One hundred and fifty years of generosity through the pages of Le Pèlerin

One hundred and fifty years of generosity through the pages of Le Pèlerin

Open Pilgrim from 1873 to 1876, then still “organ of the general council of pilgrimages”, it is to plunge into a time when all the energy of the title is put at the service of the Christian renewal of the country. Dates of pilgrimages, news from the local committees of the Notre-Dame-de-Salut association, organization of novenas and subscriptions (for “the sick poor”, “the construction of the parish church of Lorudes”, etc.) occupy most of the pages. The editorial staff regularly publishes the amount of donations: Torcy committee, 50 francs; Miss Bick, in Paris, 20 francs; Mrs. widow Ribon, 5 francs. And reminds the generous “zealots” that the work of Notre-Dame de Salut “offers a free weekly subscription to anyone who collects the figure of fifty francs in subscriptions during the year.”

But at the end of 1876, the newspaper peaked at 400 copies. His reading, somewhat monotonous, has she tired subscribers? From the revised formula of January 1877, its editor-in-chief, Father Vincent de Paul Bailly, enlisted the reader in a new battle: that of the distribution of the title. Because at the end of the 19th century, any additional subscriber is a recruit removed from the anticlerical camp! Crowdfunding and its famous “compensations” do not yet exist, but the editor-in-chief is not short of ideas: “Any former subscriber who will provide two new subscribers to the work of the Pilgrim will be entitled to receive his subscription on good paper”, he promised on August 2, 1886.

Bringing “good press” to life

Readers get down to business. In the department of the North, relates in 1887 The Cross of Committees, “we note an increase of 20,000 numbers of the Pilgrim for eighteen months. This magnificent success is due to the dedication of the young sellers who are not afraid to shout it in the streets and in the public squares.” This so-called “propagandist” reader, who pays in person to publicize the titles of the Good Press, foreshadows the reader-broadcaster who flourished in the first half of the following century.

Watching over the renewal of the press stand present in his parish, not hesitating to go door-to-door, the latter is often linked to his magazine by a long loyalty: “I was a reader-broadcaster in my parish as a child , and now, Pilgrim is on our family table from Thursday noon”, testified a subscriber in 2020. It must be said that Father Roger Guichardan, at the head of the weekly from 1935 to 1973, never ceased to involve his readers. The entry into the war forced Pilgrim to stop? “Let everyone know that he has returned”, he exclaimed in November 1940 in the first editorial of the Foyer, a lighter version of the title, published in the free zone. In October 1956, Pilgrim inaugurates a state-of-the-art web offset press. “La Maison de la Bonne Presse has made a colossal effort. You, make us new friends”, he urges them.

For a united society

In the post-war period, the spread of Pilgrim becomes more professional, and volunteer committees are gradually dying out. In a world in full recomposition between countries of the North and the South, the weekly opens up to other forms of solidarity. As its readers invest in the Catholic Action movements, it echoes their aspiration for greater social justice. Her Almanac Annual Report of 1957 thus opens with a pressing appeal from Cardinal Maurice Feltin, Archbishop of Paris, to “support the great campaign launched by Pax Christi against the scourge of hunger.” At the end of the 1970s, its editor-in-chief left to report with the CCFD in Dakar. The beginning of a long collaboration, still in force, which will effectively amplify the NGO’s Lenten campaigns.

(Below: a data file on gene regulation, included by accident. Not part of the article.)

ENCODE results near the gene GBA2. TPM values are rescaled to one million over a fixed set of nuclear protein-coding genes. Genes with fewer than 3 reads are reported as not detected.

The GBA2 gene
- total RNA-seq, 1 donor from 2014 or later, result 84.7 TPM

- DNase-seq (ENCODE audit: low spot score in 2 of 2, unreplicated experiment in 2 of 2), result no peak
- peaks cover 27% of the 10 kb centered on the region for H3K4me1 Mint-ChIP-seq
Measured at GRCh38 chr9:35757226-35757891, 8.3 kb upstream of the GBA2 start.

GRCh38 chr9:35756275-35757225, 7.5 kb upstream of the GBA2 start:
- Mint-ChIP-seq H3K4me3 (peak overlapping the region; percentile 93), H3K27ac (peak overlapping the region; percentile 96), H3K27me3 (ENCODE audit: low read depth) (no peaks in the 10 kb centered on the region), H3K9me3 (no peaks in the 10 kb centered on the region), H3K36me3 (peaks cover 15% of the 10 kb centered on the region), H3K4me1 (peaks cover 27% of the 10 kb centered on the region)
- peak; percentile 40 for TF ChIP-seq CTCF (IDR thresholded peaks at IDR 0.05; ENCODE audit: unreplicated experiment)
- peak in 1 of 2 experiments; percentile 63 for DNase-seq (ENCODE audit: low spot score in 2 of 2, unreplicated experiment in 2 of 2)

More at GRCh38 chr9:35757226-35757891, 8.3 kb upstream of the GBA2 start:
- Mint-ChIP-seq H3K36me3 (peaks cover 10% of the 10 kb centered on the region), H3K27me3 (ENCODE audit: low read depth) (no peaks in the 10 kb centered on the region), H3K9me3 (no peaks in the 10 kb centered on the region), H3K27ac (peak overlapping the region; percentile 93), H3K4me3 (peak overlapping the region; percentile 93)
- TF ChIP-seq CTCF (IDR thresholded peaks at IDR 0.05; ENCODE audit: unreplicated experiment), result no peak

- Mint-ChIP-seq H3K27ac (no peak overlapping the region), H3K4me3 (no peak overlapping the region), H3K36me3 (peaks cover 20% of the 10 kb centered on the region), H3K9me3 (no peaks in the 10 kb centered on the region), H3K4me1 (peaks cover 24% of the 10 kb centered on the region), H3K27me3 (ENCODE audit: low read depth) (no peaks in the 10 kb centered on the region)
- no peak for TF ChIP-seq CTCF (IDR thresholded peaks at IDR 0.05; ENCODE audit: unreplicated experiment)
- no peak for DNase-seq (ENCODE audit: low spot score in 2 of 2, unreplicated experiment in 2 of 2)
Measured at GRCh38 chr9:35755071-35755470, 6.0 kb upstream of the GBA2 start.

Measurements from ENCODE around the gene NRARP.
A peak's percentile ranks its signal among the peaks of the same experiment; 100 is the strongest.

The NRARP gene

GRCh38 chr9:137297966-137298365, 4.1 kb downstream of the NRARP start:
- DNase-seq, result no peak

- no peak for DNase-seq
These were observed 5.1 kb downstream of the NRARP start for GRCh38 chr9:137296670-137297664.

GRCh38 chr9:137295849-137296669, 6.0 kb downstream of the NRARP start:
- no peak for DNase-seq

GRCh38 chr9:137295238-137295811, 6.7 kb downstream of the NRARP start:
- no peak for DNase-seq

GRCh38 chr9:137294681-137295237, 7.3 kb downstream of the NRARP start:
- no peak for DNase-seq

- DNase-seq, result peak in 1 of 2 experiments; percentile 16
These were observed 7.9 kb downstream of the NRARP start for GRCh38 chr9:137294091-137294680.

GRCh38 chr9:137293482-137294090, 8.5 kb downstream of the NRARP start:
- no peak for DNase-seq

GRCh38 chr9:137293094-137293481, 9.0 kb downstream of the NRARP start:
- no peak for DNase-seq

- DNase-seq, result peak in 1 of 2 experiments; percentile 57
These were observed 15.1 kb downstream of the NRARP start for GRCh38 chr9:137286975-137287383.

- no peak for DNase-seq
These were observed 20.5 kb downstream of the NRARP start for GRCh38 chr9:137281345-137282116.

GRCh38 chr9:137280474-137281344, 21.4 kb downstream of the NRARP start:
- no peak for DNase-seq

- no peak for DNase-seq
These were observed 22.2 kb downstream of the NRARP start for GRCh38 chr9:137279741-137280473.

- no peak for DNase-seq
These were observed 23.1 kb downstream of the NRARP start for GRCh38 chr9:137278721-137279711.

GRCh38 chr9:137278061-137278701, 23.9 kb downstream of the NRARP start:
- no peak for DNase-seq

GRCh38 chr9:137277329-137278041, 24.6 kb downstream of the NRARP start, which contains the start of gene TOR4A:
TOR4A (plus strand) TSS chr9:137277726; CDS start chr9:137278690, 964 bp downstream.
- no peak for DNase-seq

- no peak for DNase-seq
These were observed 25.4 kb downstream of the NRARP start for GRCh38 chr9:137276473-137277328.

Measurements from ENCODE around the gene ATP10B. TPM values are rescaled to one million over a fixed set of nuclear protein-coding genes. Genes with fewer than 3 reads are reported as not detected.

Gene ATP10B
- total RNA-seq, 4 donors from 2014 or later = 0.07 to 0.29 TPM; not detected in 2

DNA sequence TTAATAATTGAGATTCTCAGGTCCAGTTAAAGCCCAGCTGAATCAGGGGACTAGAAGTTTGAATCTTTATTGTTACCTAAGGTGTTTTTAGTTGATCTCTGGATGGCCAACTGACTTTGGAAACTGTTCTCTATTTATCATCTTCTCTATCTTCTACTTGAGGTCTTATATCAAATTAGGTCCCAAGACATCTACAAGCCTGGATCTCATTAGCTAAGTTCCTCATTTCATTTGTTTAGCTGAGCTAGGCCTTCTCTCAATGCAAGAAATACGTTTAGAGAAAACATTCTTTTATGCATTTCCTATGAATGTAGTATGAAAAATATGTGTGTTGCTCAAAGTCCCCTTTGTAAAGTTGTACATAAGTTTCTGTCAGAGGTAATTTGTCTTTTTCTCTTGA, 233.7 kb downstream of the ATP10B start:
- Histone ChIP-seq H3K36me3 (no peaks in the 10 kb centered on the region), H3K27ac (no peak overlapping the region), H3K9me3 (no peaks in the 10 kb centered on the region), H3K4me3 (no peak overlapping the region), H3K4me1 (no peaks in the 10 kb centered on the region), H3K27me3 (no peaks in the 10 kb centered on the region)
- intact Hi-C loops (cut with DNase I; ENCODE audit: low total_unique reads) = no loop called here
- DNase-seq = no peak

The title also engages in public debate by launching citizen petitions. In 2007, he called on his readers to support his campaign against tax havens. The dozens of postal bags containing a few thousand petitions are sent in person to Claude Guéant, Nicolas Sarkozy’s secretary general. Coincidentally, on January 22 of the same year, Abbé Pierre died. “Immediately, our competitor, the magazine La Vie, mobilized its readers to demand its beatification. Everyone was campaigning for their paradise!” Recounts smiling René Poujol, then editorial director.

From France to Togo

During the following decades, calls for generosity from readers multiplied in all directions. Two operations will however mark the life of the editorial staff, by their duration as by the quality of the partnerships forged. The first, “100,000 cards, 100,000 smiles”, launched during Advent 1993 with RTL, then renamed “Les Cœurs d’Or” and continued with Europe 1, will make it possible to redistribute tens of thousands of francs for thirteen years – then euros – to the highlighted associations. From 2004, the magazine’s website even offers live monitoring of the evolution of the kitty thanks to a “donation barometer.” But in the hearts of readers, it is undoubtedly the long-term support given to Sister Marie Stella, a Togolese nun with “1000 children”, who will leave the deepest mark. (see box opposite). From the 2000s, many of them, by sponsoring an orphan, made a lifelong commitment to this magnificent work.

A support fund to build the future

And today? More than ever, Pilgrim knows how to count on its readers. In February 2023, faced with the increase in the price of paper and a tense economic context, our title launched a support fund on its pages. His goal? Allow readers to contribute to the development of new audio and video formats, to the enrichment of the digital offer. The latter have responded: with 65,000 euros collected, the results have greatly exceeded the announced objective of 50,000 euros. The adventure goes on.

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